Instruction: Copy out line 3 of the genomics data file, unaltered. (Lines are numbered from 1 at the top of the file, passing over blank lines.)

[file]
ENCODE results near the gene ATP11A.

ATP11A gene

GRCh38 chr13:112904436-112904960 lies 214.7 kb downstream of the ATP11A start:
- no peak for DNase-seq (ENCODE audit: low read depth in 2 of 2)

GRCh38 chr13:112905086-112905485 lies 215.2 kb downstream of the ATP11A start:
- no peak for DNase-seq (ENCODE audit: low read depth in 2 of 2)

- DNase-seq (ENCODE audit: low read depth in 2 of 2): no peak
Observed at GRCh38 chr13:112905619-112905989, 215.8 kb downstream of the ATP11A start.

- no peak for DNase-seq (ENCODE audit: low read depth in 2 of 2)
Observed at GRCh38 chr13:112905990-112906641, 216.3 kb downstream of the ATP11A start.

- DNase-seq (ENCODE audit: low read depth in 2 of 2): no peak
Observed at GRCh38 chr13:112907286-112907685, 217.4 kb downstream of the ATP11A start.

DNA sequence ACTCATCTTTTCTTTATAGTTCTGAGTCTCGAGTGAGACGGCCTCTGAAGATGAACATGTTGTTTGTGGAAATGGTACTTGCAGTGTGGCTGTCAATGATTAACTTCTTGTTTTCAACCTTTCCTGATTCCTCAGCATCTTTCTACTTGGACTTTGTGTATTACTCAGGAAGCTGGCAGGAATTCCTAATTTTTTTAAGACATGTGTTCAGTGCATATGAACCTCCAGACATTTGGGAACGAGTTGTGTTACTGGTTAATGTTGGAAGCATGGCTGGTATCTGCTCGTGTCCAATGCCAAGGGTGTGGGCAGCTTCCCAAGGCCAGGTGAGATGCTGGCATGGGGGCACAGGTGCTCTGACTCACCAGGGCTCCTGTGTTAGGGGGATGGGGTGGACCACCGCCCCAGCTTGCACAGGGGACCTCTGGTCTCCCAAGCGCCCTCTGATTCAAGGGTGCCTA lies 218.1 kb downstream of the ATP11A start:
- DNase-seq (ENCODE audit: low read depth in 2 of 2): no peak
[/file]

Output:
GRCh38 chr13:112904436-112904960 lies 214.7 kb downstream of the ATP11A start: